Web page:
TopOfTheCircle.com

Serving the scholastic field hockey and lacrosse community since 1998

July 13, 2022 — What is Canada doing right?

Yesterday, at the gold-medal final of the World Games men’s sixes lacrosse tournament, Canada defeated the United States by a score of 23-9.

For most of you who follow the game, this isn’t entirely unexpected. Six-a-side lacrosse, especially played on a rink or court, is practically religion in Canada. Box lacrosse is played from coast to coast and is especially popular amongst Native Americans on both sides of the border.

Now, if you’ve been paying attention to the women’s side of world championship play in team sports, you’d see what’s coming.

In soccer, Canada is the current Olympic champion, having won the gold in Tokyo last year. In ice hockey, Canada is also the Olympic champion, having won gold in Beijing in February.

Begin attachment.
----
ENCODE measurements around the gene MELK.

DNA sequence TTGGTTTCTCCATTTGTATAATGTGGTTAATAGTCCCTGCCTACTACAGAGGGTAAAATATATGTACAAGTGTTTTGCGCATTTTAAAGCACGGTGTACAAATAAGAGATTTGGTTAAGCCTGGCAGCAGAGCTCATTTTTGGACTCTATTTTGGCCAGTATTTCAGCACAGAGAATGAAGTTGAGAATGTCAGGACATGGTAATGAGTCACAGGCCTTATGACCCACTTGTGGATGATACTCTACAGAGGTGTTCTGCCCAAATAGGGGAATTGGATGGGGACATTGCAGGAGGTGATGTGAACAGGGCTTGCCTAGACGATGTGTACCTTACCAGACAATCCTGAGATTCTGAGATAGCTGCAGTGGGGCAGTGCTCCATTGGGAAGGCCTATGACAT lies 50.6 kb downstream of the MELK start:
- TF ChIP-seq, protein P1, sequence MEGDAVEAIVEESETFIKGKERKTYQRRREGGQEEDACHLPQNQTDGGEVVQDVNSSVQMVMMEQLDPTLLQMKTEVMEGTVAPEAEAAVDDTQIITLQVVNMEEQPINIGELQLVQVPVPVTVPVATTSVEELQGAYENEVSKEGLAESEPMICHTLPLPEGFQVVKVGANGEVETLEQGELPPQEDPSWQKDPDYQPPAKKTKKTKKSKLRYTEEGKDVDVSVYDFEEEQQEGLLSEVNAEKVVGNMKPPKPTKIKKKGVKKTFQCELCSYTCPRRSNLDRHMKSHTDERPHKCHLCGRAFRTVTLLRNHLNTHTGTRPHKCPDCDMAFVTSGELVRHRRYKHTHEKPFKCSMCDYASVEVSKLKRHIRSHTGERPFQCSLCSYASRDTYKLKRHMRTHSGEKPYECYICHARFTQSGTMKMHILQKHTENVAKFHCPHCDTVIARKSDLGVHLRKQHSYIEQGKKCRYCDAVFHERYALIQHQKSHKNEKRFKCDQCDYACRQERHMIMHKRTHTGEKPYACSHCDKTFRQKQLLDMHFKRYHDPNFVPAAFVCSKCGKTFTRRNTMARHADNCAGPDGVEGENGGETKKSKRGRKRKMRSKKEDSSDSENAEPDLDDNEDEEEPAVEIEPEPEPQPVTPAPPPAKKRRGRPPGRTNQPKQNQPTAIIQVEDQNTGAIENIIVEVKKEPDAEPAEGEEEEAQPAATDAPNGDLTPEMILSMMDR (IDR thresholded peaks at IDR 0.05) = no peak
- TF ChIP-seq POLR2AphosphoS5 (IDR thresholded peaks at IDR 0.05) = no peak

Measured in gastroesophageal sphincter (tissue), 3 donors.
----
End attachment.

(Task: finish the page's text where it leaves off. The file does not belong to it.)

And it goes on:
In field hockey, Canada is the current top cheese in North America, as they are playing in the World Cup while the United States failed to qualify.

In field lacrosse last week, Canada got to within three goals of the United States in the gold-medal match.

Compare this to what the world of women’s sports was like in 1998, the year this site started.

The U.S. had won the Nagano Olympics in women’s ice hockey. The States also held the Atlanta Olympics gold medal.

In field hockey, the U.S. had finished in eighth place at the FIH World Cup, whilst Canada didn’t qualify.

And in field lacrosse, the States held the 1997 FIL World Cup, with Canada finishing fifth.

Canada, a nation with 1/10th the population of the United States, is catching up to (if not already surpassed) a number of high-dollar, well-funded team sports throughout the athletic universe.

And that’s not all. In the current FIBA rankings, the Canadian women’s basketball team is ranked fourth in the world. And that’s in a sport the United States has outright owned since the 1932 Olympics on the men’s side, and since the 1953 FIBA World Cup on the women’s.

Makes you wonder what Canada is doing right.

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